In Japan the whole society is in a straitjacket, the people are always playing a part and can never behave naturally. Just being there was oppressive …

What has happened in Cambodia between 1975 and 1979 under the Khmer Rouge regime defies any fantasy of horror ….A million and a half, perhaps two million Cambodians, a third of the population, were eliminated….Everywhere new mass graves were being found. There were survivors who could not bring themselves to get on a boat since they had seen their relatives taken to the middle of a lake and fed to the crocodiles. Others could not climb a tree, because Khmer Rouge had used trees to test their victims and decide who should live and who should die. Those who could reach the top were considered peasants, who could be employed, the others were intellectuals, to be eliminated. … In Cambodia even nature has lost its comforting innocence. ….
For the people of Vietnam, Cambodia has become a sort of El-dorado: the country is underpopulated, the rice fields are fertile, the rivers full of fish, and the cities full of people who have got rich quickly with the traffics of war and then of peace and the United Nations…..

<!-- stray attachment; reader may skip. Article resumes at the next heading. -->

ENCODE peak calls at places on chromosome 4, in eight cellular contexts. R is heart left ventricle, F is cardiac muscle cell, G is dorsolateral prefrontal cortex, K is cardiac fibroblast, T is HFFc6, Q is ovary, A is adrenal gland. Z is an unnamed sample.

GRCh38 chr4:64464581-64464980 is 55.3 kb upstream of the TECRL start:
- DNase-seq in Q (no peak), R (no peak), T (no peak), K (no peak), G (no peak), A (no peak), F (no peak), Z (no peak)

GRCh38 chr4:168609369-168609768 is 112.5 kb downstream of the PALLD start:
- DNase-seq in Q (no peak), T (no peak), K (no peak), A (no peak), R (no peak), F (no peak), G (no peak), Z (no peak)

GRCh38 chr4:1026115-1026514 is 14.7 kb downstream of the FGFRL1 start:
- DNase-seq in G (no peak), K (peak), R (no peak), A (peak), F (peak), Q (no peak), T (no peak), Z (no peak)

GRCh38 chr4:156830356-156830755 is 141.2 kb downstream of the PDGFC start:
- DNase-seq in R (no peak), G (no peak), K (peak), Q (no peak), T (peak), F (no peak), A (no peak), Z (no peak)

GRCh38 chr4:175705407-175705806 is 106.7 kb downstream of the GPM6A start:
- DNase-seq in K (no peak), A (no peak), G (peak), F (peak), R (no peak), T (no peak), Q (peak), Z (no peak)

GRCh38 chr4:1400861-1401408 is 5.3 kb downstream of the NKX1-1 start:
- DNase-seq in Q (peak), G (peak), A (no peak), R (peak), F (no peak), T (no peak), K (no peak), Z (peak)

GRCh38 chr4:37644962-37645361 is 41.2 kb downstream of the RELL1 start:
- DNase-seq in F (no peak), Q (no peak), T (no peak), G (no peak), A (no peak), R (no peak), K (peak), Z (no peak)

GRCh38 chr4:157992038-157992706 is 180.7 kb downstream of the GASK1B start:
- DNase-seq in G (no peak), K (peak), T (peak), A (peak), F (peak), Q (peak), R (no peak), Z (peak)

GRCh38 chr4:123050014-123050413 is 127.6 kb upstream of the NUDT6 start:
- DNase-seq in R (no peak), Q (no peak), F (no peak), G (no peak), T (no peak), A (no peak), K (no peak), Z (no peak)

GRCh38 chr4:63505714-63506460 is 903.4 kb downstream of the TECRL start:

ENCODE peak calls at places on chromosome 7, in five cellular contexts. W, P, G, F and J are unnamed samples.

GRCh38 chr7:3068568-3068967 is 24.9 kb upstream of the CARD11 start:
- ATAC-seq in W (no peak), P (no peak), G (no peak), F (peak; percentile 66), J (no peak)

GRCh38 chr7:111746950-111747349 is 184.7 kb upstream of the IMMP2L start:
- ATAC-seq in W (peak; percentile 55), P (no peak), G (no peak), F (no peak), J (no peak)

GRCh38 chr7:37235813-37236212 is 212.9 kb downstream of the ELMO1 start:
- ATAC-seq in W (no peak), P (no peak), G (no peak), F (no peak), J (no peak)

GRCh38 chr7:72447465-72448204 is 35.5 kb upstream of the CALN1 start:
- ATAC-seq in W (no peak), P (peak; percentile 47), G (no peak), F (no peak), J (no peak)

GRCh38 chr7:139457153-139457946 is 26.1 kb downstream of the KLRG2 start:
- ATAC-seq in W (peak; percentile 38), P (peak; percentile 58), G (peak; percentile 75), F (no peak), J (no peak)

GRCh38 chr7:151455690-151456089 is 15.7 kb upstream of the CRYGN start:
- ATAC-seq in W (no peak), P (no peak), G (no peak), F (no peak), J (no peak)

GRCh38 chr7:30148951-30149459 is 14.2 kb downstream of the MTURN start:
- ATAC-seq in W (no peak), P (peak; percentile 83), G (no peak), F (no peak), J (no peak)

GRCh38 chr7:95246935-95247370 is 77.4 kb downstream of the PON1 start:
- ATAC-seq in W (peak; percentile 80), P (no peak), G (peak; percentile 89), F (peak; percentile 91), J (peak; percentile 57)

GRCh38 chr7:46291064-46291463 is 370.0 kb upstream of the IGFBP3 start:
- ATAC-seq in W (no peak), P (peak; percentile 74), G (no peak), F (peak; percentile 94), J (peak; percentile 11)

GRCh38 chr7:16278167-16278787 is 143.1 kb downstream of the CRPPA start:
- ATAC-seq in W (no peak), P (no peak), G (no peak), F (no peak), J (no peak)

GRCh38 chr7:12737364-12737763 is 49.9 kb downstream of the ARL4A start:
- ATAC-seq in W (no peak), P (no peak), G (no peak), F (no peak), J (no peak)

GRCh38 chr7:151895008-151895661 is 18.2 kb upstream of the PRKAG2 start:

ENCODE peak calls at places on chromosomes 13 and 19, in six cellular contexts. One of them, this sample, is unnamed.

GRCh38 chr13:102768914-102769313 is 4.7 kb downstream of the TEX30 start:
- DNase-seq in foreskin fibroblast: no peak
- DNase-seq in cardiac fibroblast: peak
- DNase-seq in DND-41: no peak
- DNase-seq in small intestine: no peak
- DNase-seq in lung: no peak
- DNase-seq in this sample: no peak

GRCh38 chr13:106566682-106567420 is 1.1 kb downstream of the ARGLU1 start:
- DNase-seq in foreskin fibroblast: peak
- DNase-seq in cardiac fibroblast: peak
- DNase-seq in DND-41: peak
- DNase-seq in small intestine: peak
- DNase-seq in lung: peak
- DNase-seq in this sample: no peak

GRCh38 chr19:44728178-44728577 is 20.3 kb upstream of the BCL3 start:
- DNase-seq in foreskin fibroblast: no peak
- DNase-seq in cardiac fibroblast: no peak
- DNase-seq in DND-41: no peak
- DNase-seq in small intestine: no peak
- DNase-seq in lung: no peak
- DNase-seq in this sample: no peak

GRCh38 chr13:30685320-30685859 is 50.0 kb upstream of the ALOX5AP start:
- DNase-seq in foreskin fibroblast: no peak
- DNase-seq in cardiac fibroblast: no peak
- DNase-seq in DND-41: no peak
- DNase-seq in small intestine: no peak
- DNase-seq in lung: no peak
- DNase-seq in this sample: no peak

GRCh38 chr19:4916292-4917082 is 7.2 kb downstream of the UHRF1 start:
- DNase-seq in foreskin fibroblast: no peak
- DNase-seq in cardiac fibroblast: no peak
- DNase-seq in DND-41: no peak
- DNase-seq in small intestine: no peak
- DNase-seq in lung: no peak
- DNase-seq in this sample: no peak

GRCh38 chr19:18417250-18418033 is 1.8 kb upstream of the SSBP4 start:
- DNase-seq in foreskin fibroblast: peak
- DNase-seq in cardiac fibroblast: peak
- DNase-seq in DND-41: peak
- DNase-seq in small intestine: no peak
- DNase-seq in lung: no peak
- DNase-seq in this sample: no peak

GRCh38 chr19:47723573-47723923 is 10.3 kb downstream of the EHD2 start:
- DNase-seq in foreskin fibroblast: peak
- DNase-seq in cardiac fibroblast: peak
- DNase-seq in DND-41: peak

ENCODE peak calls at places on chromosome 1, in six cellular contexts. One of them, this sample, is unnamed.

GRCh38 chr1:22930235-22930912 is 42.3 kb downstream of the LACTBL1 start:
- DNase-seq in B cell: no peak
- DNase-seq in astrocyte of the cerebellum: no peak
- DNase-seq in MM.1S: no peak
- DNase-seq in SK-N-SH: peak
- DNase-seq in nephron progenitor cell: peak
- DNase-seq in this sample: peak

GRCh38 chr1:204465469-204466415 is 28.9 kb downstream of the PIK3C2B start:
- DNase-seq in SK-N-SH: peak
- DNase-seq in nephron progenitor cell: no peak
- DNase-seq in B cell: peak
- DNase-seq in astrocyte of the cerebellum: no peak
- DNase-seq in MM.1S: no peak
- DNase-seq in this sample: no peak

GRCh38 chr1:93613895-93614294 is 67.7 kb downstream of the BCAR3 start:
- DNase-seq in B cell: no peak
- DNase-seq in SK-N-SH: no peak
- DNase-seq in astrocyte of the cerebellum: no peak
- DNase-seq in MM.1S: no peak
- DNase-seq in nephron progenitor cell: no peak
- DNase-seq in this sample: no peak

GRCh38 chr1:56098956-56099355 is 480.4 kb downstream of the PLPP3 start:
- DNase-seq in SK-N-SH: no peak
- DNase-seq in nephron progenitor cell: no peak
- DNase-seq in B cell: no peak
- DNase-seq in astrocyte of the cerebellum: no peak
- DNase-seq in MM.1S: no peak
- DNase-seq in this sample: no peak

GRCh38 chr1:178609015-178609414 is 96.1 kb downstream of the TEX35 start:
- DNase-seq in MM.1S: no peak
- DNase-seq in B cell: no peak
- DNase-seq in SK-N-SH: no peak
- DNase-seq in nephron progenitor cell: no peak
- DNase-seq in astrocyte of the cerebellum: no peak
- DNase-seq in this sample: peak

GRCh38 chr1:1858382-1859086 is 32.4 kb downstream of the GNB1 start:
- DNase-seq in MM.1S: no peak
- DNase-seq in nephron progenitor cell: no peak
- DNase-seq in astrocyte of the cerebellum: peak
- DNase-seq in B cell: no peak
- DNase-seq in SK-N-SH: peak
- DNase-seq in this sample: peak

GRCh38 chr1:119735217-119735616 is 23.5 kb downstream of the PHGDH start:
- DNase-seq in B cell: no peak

The difference from Cambodia is immediately striking. After the semi-deserted Khmer plains, Vietnam seems absolutely crammed with people. People sawing, hammering, welding, sewing, cooking, in what looks like an obsessive preoccupation with survival.

This old, gigantic empire still called itself socialist, but by now even China seemed to know only one god. ‘Qian’ was the first word that greeted me: qian, money, was the word I heard in every conversation during the five days I spent crossing China from south to north. ….Passengers on the minibus ….offered me, in exchange for qian, tiny monkeys, fat snakes and other rare jungle animals, most of them no doubt in the Red Book of endangered species. I didn’t buy any and they all travelled on, in their bamboo cages, towards the cooking pots of the great restaurants of southern China….
It took me three hours to buy my ticket – time to experience a hostility which I had never before felt in China. The impatience between foreigners and Chinese is mutual, and in the Chinese it is now mixed with envy, anger, and an ever less concealed racial aspiration to settle old scores with outsiders.